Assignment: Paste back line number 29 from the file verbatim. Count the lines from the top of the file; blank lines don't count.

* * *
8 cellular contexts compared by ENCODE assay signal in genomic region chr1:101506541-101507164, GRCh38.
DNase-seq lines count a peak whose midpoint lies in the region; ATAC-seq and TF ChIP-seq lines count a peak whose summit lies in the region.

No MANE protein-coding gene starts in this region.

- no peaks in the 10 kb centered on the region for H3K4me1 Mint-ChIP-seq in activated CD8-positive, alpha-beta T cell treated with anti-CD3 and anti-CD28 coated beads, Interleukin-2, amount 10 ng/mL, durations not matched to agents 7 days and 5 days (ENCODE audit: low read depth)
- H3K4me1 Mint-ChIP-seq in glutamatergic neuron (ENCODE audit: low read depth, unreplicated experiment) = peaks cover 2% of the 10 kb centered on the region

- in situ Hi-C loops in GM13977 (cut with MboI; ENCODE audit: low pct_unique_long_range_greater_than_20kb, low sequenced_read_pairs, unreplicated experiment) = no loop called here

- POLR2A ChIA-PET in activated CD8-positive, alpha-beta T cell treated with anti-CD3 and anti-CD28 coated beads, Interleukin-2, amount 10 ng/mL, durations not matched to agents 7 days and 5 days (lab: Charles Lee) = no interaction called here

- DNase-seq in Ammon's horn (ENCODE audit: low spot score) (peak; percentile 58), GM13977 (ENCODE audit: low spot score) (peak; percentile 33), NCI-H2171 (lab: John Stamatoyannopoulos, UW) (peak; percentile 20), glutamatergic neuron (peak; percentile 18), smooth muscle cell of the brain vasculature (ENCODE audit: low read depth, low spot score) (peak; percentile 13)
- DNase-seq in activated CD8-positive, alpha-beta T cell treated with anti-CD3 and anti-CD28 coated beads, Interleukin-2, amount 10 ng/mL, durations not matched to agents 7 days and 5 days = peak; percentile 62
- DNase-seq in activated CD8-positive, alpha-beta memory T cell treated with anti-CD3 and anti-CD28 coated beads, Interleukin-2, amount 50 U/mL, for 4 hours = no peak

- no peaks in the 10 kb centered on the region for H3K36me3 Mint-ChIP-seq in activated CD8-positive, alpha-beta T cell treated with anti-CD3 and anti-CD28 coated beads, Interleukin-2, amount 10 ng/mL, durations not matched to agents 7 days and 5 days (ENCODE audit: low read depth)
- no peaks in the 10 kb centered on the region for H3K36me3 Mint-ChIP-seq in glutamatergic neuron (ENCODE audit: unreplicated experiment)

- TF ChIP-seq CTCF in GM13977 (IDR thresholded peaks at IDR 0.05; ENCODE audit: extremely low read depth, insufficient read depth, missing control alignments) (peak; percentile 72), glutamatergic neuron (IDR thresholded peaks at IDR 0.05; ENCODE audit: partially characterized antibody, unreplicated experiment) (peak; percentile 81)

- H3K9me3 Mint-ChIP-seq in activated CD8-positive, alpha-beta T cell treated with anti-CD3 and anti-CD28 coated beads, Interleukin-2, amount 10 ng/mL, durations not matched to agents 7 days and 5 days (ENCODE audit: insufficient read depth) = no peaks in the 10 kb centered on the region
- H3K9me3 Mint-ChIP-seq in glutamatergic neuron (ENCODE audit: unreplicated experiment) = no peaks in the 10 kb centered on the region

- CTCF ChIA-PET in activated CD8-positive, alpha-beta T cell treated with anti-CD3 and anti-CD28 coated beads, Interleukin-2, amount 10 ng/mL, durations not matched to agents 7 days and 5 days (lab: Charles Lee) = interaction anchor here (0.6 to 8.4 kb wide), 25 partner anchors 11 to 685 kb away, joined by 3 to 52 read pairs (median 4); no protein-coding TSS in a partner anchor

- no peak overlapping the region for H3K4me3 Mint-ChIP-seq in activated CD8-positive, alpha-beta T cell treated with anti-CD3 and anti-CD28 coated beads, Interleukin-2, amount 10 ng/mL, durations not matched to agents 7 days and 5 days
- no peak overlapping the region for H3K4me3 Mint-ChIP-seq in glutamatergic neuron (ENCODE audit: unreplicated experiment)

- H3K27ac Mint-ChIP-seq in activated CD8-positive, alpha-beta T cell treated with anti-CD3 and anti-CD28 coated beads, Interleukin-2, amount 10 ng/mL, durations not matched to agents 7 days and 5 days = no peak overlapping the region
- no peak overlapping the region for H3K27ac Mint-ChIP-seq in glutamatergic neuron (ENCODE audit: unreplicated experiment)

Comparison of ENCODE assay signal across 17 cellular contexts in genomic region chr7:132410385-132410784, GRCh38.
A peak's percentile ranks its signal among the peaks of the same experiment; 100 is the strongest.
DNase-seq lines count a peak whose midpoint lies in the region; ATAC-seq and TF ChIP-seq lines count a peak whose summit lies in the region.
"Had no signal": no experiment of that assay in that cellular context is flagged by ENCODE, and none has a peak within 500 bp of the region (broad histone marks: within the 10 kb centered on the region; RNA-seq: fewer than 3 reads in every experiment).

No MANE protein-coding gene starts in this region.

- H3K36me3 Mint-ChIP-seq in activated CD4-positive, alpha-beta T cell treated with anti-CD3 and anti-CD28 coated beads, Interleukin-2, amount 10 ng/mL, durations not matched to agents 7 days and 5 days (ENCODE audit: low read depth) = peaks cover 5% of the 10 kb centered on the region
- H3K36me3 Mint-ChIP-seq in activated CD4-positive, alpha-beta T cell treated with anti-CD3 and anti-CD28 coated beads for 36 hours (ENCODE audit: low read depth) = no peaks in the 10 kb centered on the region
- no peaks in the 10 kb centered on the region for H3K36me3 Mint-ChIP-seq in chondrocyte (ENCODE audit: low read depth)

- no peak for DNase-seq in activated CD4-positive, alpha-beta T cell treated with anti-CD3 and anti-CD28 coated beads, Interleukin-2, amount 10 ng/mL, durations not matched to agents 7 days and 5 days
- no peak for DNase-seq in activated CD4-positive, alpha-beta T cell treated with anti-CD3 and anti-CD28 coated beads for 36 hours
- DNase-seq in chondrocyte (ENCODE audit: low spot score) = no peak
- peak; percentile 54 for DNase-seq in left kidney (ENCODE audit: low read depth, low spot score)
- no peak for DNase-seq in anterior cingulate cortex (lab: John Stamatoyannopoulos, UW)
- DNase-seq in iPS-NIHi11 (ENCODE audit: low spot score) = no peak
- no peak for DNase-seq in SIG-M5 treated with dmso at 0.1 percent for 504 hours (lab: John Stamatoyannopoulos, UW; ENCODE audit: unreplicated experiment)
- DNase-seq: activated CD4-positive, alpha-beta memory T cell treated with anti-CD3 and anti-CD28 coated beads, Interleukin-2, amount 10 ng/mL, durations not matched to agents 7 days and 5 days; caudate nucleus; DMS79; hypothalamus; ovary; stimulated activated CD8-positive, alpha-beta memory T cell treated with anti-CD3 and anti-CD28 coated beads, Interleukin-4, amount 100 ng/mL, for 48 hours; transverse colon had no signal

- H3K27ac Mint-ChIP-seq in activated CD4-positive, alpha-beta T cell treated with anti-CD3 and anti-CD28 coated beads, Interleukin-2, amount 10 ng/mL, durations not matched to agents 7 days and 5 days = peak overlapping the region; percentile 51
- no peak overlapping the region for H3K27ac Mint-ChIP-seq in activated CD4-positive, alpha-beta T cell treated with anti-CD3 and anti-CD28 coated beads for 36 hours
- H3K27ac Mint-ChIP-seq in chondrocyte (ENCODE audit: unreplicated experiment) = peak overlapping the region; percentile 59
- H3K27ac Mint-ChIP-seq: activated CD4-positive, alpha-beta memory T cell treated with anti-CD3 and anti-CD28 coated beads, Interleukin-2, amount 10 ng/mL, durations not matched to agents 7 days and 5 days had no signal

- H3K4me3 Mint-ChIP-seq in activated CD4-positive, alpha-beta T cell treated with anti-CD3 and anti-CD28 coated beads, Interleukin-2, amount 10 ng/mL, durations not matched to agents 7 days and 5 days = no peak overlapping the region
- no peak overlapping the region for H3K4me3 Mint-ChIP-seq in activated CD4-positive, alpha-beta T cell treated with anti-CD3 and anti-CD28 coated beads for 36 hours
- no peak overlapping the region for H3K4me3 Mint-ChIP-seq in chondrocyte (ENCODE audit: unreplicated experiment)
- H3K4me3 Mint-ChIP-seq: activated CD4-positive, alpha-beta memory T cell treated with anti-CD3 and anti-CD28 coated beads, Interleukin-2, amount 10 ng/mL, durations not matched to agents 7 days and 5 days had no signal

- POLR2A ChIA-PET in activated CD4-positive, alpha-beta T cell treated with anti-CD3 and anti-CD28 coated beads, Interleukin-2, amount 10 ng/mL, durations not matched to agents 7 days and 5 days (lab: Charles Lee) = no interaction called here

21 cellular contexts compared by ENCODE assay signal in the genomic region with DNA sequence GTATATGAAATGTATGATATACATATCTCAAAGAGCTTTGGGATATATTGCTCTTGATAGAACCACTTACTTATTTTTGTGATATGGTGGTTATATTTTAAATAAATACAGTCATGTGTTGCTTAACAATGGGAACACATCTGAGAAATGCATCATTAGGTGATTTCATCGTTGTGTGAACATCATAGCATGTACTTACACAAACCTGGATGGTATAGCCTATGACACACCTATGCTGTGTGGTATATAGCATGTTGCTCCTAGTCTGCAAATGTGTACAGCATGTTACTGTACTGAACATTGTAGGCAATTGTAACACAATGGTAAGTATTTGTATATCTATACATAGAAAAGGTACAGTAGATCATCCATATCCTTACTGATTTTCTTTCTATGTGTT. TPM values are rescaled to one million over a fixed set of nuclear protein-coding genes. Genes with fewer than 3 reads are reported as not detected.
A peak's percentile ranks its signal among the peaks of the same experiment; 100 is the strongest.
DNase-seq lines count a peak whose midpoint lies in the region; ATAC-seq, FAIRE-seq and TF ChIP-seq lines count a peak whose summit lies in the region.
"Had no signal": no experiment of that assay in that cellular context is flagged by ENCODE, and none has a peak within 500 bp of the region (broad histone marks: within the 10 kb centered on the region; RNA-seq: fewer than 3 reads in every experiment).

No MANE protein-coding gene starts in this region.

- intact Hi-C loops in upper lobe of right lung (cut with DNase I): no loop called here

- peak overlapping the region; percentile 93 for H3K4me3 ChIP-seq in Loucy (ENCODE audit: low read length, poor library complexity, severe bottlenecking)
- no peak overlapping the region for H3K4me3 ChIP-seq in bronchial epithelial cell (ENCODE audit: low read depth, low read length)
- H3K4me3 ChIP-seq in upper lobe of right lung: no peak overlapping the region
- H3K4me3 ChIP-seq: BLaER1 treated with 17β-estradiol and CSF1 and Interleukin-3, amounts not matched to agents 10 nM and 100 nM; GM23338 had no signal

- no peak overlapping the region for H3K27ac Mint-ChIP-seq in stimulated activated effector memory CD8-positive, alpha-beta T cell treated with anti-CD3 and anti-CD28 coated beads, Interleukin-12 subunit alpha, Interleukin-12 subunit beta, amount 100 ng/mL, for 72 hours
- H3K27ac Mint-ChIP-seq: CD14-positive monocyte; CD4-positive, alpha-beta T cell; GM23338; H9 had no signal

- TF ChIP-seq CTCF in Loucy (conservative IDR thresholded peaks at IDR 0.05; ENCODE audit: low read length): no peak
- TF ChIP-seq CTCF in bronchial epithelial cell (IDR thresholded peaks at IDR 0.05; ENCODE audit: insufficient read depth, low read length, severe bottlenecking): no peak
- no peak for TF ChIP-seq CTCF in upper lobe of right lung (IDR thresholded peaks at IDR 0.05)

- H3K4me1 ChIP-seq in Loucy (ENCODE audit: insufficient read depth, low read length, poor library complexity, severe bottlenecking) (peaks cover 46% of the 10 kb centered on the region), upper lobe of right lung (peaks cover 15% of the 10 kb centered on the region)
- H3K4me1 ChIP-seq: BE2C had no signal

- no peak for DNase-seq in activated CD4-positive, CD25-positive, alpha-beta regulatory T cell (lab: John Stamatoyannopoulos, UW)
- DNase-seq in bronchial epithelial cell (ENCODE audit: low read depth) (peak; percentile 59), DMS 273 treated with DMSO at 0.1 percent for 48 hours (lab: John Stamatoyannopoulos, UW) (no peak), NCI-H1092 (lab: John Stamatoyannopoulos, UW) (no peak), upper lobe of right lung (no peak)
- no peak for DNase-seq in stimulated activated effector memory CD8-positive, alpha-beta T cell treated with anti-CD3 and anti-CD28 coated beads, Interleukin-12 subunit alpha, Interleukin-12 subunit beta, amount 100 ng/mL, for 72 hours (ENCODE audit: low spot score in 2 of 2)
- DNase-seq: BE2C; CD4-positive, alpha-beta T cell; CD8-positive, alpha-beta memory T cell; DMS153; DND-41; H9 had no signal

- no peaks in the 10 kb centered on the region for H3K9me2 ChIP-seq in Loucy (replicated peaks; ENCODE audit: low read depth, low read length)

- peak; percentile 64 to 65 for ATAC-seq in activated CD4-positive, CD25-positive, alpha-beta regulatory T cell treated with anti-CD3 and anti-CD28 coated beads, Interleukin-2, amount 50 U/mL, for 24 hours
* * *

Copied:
- no peak for DNase-seq in activated CD4-positive, alpha-beta T cell treated with anti-CD3 and anti-CD28 coated beads, Interleukin-2, amount 10 ng/mL, durations not matched to agents 7 days and 5 days